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Published:Saturday | June 29, 2019 | 12:00 AM

May Pen robbery suspects released

Three held in connection with a daring armed robbery in May Pen, Clarendon, last month have been released after being questioned by detectives.

The men, including an alleged gang leader, were released due to insufficient evidence linking them to the robbery in which two policemen were shot.

Detectives are still investigating the criminal gang suspected to be involved in multimillion-dollar robberies in St Elizabeth, Manchester and Clarendon.

On May 26, heavily armed gunmen invaded a supermarket in the Clarendon capital and held several Chinese business operators hostage.

Police personnel who responded to the robbery, were fired on by the masked gunmen.

The gunmen escaped with more than $3 million and two high-end smartphones.

The police later recovered almost $500,000 after one of the getaway vehicles crashed.



Hospitals seeing patients with heat-related illnesses

At least three public hospitals are reporting that since last week their emergency departments have been receiving several patients, children and adults, with heat-related illnesses as Jamaica experiences above-normal temperatures.

“I have checked with emergency rooms and I have gotten reports from the Kingston Public Hospital, the Bustamante Hospital [For Children], and the St Ann’s Bay Hospital. The children had nosebleeds this could have result from dryness of the nostrils that can occur in exposure to heat. The adults suffered from heat exhaustion,” Chief Medical Officer Dr Jacquiline Bisasor-McKenzie told RJR on Thursday.

The Meteorological Service of Jamaica has predicted that there will be more intense heat across the island in coming weeks.

The Ministry of Health and Wellness is appealing to persons to take precautions as excessive heat stress is harmful to health and is potentially fatal.

Heat-related illnesses include heat exhaustion, heat rash, heat cramps, and the most severe illness, heat stroke.



CARICOM leaders to further discuss CSME at summit


Caribbean Community (CARICOM) leaders will meet in St Lucia early next week with the implementation of measures to enhance the CARICOM Single Market and Economy (CSME) high on the agenda.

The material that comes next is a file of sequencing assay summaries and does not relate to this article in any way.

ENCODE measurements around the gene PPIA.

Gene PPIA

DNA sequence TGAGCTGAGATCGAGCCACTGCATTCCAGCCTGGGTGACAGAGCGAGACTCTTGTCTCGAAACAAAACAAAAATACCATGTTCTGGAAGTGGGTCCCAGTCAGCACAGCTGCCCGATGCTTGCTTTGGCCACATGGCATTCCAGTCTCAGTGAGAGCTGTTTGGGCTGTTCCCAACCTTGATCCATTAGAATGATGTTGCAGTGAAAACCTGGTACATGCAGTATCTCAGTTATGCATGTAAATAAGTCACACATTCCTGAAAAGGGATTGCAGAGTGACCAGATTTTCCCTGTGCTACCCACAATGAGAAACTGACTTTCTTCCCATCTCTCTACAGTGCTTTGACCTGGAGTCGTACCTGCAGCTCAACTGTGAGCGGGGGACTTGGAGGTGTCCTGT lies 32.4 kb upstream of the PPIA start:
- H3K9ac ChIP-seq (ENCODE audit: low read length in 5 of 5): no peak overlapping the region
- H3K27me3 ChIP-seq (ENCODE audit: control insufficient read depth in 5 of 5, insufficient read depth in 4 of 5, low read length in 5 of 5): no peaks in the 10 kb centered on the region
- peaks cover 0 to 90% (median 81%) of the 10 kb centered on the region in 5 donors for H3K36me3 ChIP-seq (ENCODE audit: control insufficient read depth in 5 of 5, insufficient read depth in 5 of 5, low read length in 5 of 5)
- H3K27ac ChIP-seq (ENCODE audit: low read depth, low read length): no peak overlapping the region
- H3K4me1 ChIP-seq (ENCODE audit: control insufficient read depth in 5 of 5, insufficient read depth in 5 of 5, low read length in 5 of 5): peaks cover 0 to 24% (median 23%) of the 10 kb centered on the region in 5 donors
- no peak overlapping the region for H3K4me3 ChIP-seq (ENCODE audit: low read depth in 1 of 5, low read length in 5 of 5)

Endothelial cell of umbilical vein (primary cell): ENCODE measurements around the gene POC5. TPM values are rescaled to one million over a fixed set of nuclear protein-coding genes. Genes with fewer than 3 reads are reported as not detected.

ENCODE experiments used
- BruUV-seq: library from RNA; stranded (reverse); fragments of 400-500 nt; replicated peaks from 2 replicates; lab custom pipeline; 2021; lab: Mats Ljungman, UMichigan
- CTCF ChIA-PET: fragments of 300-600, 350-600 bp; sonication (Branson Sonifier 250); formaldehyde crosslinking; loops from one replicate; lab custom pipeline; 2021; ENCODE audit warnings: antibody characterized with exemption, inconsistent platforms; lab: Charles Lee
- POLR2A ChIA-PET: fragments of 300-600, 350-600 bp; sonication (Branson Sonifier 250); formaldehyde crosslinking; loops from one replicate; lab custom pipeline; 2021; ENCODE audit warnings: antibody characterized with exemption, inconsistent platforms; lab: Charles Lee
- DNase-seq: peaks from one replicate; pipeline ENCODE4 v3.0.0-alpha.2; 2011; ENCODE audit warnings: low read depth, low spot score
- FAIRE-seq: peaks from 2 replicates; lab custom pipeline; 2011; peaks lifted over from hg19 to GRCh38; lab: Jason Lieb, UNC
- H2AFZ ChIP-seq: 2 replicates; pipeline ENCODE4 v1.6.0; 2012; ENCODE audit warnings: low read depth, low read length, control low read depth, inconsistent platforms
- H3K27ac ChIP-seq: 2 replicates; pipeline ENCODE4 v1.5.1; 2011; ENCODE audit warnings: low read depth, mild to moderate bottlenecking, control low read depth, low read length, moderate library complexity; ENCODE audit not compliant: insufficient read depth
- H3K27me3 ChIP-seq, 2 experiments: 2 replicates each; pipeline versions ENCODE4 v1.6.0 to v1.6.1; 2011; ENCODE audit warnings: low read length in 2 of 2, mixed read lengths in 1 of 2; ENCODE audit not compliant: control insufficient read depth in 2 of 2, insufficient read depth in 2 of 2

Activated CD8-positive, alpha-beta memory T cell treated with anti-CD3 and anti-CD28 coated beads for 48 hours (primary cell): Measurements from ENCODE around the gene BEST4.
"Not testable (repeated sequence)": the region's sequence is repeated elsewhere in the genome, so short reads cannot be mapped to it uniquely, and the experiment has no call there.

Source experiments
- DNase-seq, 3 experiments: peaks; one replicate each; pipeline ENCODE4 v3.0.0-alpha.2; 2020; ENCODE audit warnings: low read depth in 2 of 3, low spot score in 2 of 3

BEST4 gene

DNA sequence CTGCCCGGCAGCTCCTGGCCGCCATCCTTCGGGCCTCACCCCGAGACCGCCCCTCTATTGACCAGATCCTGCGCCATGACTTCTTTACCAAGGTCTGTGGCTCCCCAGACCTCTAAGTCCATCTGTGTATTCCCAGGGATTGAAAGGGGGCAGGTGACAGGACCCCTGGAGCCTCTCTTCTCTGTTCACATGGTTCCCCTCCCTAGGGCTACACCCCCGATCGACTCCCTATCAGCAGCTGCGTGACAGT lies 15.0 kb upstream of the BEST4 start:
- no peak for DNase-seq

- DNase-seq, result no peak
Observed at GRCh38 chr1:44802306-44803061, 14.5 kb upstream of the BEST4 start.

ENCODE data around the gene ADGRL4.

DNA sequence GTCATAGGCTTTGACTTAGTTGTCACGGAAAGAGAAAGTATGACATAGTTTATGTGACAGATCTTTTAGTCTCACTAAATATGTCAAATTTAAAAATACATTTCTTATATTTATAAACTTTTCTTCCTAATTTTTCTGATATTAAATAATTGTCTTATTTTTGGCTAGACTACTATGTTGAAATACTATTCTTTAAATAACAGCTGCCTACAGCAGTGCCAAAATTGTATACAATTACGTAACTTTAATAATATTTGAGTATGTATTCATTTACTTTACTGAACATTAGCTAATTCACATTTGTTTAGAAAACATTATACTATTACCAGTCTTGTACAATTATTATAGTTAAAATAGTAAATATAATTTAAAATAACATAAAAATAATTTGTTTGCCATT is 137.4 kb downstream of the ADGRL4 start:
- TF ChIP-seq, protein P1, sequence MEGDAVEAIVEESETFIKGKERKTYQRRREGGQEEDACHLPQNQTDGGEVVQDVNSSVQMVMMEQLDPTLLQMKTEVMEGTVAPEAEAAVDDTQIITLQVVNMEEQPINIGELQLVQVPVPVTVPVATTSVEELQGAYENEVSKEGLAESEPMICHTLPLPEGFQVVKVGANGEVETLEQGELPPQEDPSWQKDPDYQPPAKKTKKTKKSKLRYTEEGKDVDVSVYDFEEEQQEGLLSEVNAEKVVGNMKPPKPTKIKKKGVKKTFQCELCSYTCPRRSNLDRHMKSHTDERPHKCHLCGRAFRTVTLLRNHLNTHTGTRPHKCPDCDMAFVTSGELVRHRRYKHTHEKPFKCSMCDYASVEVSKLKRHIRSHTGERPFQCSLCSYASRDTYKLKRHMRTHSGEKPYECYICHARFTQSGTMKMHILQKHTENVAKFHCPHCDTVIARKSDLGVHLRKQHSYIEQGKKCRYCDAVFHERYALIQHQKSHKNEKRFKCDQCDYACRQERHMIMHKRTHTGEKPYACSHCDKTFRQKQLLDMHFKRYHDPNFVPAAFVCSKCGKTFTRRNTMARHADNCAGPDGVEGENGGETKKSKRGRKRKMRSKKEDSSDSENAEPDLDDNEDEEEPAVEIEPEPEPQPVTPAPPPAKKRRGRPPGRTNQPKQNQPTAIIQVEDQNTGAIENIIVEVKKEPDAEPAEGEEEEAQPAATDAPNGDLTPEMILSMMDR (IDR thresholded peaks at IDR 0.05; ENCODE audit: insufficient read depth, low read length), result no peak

The CSME, which allows for the free movement of goods, skills, labour and services across the region, was the main topic of a special CARICOM summit held in Trinidad and Tobago in December last year.

At the end of the special summit, the regional leaders issued the St Ann’s Declaration that indicated the CSME is still regarded as being the most viable platform to support the region’s growth and development agenda.

Among the recommendations contained in the Declaration is for a more formalised, structured mechanism for engagement with the region’s private sector and labour, the expansion of the categories of skilled nationals entitled to move freely and work within the Community to include agricultural workers, beauty service practitioners, barbers and security guards.

The July 3-5 summit will be chaired by St Lucia’s Prime Minister Allen Chastanet.



IMF says natural disasters can seriously affect Caribbean economies


The International Monetary Fund (IMF) says natural disasters can have “significant and long-lasting effects” on economic well-being in many developing countries, including those in the Caribbean.

The IMF said that this is particularly for “small, fragile and low-income states,” adding that the frequency and intensity of weather-related shocks are expected to further increase as climate change evolves.

In 2017, a number of Caribbean countries were impacted by two hurricanes resulting in millions of dollars in damage. Since then, as in the case of Dominica, the Caribbean has been seeking to become climate resilient.

In welcoming the opportunity to take stock of ongoing staff work on building resilience to natural disasters in vulnerable countries, including efforts being made to incorporate disaster risks into macroeconomic frameworks and into the IMF Fund surveillance more generally.

The IMF said the social and economic impact of natural disasters can be mitigated through policies to build resilience, including targeted investments in infrastructure and the effective use of available financial instruments.